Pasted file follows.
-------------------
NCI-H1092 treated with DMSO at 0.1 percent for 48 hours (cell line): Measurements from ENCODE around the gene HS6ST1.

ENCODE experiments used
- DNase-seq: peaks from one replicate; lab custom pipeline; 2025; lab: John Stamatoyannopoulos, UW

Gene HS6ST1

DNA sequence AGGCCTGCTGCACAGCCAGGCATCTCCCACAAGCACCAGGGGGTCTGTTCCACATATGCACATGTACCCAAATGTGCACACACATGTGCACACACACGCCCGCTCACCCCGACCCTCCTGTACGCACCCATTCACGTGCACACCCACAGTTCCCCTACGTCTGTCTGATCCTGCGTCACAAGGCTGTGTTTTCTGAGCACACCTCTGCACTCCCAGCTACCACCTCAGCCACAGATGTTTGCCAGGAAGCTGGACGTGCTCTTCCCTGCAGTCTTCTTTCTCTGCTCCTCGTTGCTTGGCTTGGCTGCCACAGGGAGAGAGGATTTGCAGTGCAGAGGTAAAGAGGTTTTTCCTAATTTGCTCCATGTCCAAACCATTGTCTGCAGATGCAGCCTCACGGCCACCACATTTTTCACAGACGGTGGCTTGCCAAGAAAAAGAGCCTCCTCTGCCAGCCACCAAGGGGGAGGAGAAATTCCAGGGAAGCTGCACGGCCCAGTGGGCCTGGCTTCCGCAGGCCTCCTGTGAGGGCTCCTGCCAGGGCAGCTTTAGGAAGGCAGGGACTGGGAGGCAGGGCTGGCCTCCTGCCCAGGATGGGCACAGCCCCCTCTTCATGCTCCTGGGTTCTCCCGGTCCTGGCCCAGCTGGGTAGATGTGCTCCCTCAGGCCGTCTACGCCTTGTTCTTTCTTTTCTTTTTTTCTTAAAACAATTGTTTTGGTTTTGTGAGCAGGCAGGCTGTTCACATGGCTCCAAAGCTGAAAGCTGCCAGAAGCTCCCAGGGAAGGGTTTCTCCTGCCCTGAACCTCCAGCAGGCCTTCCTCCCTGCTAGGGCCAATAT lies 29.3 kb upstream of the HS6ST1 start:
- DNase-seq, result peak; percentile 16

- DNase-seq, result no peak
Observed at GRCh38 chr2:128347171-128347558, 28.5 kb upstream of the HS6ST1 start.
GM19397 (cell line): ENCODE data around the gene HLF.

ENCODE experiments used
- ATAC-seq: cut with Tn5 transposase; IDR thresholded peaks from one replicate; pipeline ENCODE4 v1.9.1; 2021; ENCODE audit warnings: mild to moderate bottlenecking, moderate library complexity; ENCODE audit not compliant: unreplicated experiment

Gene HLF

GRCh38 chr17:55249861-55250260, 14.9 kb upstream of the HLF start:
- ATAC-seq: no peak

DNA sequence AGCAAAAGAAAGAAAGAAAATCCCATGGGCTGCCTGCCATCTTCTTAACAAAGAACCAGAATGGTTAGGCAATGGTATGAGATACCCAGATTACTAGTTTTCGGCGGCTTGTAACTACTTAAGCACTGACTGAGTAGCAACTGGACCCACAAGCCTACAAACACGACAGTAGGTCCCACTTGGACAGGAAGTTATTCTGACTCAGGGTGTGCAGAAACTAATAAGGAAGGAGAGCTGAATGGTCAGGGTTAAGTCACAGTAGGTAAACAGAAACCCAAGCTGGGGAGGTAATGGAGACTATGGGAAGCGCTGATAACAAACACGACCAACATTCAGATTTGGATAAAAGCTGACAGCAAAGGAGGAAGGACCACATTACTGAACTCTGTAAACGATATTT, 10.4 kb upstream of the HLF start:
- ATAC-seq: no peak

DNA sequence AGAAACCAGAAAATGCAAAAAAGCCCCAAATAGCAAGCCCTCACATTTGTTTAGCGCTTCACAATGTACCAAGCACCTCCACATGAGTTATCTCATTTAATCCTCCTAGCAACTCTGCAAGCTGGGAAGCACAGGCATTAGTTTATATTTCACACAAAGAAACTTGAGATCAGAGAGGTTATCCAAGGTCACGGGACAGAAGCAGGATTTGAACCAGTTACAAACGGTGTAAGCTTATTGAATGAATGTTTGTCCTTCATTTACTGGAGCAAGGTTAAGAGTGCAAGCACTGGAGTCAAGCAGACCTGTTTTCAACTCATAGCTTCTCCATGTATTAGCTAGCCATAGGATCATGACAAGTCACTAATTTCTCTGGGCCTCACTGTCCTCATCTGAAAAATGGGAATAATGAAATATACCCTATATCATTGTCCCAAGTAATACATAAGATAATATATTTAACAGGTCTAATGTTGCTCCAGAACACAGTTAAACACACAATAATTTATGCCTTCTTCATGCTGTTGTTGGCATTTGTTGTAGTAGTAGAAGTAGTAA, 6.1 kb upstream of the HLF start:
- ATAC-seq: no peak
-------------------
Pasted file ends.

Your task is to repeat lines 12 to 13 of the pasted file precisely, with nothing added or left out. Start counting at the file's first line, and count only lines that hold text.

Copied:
Gene HLF

GRCh38 chr17:55249861-55250260, 14.9 kb upstream of the HLF start: